Stevenson will replace Iain Mackay who is retiring. HSBC CEO John Flint described Stevenson as a “strategic thinker” and “accomplished expert” in his field.
“He brings a wealth of international experience and will be a welcome addition to the senior management team,” Flint said in a statement.
Flint thanked Mackay, 56, for his 11 years of service, eight of which were in his current role. Specific retirement and appointment dates will be confirmed in due course, HSBC added.
The appointment of 52-year-old Stevenson completes a new top team at HSBC, with CEO Flint and Chairman Mark Tucker also taking up their posts in the past year.
Since joining RBS in 2014 and alongside RBS CEO and fellow New Zealander Ross McEwan, Stevenson has led efforts to turn around the bank’s fortunes following its 45.5 billion pound bailout in 2008.
RBS has spent the last decade shedding trillions of dollars in assets and dealing with the legal and regulatory hangover from an unfettered pre-2008 global expansion.
Since the start of the year, the bank has resolved a number of key legacy issues, with Stevenson playing a key role.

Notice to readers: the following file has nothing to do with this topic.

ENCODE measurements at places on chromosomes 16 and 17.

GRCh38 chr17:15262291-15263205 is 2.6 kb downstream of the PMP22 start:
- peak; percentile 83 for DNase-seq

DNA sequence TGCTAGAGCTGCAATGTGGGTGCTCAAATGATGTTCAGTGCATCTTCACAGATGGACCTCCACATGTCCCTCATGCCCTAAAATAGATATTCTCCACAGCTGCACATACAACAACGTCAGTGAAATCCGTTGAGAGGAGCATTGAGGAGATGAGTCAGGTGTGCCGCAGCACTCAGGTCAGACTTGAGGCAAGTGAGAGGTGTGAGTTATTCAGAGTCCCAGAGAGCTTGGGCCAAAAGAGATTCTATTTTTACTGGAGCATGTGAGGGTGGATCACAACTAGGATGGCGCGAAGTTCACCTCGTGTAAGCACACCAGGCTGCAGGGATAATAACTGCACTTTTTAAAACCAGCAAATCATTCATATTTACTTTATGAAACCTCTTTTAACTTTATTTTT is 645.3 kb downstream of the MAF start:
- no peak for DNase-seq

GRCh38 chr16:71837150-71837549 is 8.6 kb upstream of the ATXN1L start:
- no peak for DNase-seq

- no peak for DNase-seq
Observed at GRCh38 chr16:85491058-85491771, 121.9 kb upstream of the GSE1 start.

It announced his surprise departure in May, without specifying what his next job would be.
“For the past four years Ewen has worked tirelessly with me and my executive team to make RBS a much simpler, safer and more customer focused business and resolve a number of major legacy challenges,” McEwan said at the time.
British newspapers speculated following announcement of his departure that Stevenson would move to HSBC, but the CFO declined to give anything away.
“I am delighted to be joining HSBC. I look forward to working with the board, John and his executive team,” he said in a statement on Monday.
Prior to RBS, Stevenson spent 25 years at Credit Suisse (CSGN.S), with his last role being co-head of the Europe, Middle East and Africa investment banking division and co-head of its global financial institutions group.
Reporting by Emma Rumney; Ediitng by Silvia Aloisi/Keith Weir